Chronic ischemia alters brain microstructural integrity and cognitive performance in adult moyamoya disease.
Kazumata Ken,Tha Khin Khin,Narita Hisashi,Kusumi Ichiro,Shichinohe Hideo,Ito Masaki,Nakayama Naoki,Houkin Kiyohiro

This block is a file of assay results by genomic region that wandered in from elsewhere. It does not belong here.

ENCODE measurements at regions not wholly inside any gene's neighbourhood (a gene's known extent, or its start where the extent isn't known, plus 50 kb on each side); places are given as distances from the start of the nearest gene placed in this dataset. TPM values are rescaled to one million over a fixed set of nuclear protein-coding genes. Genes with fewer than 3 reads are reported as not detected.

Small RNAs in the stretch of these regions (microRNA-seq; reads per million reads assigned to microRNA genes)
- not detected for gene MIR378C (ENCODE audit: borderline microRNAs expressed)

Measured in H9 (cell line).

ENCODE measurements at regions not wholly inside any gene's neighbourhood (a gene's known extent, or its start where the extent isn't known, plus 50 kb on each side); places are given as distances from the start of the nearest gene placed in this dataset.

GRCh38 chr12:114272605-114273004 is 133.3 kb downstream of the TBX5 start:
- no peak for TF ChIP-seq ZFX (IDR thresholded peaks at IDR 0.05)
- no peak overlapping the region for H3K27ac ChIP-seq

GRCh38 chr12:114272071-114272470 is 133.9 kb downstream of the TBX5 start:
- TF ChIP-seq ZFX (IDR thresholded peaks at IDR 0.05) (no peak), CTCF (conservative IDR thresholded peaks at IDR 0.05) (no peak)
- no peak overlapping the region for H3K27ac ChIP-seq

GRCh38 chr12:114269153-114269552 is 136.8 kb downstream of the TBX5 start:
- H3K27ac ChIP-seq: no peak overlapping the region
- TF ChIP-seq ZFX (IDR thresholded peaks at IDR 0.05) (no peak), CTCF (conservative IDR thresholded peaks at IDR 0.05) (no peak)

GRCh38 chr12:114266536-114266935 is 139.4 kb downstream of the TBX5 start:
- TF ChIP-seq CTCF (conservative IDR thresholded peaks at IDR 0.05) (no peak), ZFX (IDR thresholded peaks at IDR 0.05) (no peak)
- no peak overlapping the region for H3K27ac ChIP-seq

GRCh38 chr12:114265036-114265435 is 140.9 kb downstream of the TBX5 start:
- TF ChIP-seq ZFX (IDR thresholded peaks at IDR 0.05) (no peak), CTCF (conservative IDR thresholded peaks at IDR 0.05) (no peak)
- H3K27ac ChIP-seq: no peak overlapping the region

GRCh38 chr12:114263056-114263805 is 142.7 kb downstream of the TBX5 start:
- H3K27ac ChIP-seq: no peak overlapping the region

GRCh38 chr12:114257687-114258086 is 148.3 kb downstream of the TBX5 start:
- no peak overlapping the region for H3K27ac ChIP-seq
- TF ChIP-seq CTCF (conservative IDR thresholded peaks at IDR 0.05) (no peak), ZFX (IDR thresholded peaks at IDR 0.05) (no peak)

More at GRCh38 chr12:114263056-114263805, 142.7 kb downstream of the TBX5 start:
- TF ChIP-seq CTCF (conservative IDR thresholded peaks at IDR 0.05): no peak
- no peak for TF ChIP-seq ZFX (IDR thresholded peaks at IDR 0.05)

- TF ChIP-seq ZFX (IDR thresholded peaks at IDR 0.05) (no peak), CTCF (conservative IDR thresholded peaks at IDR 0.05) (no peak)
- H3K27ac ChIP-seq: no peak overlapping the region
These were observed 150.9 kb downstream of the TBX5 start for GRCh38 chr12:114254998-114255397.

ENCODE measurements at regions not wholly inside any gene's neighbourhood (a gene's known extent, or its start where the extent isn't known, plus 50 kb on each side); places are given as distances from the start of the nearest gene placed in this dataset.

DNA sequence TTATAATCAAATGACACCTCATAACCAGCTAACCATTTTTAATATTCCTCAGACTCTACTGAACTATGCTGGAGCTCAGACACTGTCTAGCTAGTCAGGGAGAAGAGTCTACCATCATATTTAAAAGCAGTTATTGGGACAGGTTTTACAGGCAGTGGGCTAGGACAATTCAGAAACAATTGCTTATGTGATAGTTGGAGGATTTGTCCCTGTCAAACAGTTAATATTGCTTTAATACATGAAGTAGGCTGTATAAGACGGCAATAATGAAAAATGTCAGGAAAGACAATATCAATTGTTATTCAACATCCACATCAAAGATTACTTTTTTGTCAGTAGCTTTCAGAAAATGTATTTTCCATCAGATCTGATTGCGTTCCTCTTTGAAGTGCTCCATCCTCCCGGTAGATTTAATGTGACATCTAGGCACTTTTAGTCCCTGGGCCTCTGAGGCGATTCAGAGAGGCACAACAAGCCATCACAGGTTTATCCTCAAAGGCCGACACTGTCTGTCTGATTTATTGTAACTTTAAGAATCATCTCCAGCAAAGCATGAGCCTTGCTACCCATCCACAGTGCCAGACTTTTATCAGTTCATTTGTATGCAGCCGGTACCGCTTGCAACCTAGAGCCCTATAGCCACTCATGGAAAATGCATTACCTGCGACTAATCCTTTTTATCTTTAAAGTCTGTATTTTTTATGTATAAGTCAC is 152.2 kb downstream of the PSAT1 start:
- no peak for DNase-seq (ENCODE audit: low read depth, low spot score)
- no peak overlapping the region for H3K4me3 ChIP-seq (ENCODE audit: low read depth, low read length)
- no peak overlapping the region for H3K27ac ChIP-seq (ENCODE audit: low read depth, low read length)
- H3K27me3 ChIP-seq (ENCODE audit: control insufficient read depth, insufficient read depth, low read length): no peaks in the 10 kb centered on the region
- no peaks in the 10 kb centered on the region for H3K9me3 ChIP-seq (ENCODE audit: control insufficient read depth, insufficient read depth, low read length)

BACKGROUND AND PURPOSE:The mechanisms underlying frontal lobe dysfunction in moyamoya disease (MMD) are unknown. We aimed to determine whether chronic ischemia induces subtle microstructural brain changes in adult MMD and evaluated the association of changes with neuropsychological performance. METHODS:MRI, including 3-dimensional T1-weighted imaging and diffusion tensor imaging, was performed in 23 adult patients with MMD and 23 age-matched controls and gray matter density and major diffusion tensor imaging indices were compared between them; any alterations in the patients were tested for associations with age, ischemic symptoms, hemodynamic compromise, and neuropsychological performance. RESULTS:Decrease in gray matter density, associated with hemodynamic compromise (P<0.05), was observed in the posterior cingulate cortex of patients with MMD. Widespread reduction in fractional anisotropy and increases in radial diffusivity and mean diffusivity in some areas were also observed in bilateral cerebral white matter. The fractional anisotropy (r=0.54; P<0.0001) and radial diffusivity (r=-0.41; P<0.01) of white matter significantly associated with gray matter density of the cingulate cortex. The mean fractional anisotropy of the white matter tracts of the lateral prefrontal, cingulate, and inferior parietal regions were significantly associated with processing speed, executive function/attention, and working memory. CONCLUSIONS:In adult MMD, there were more white matter abnormalities than gray matter changes. Disruption of white matter may play a pivotal role in the development of cognitive dysfunction.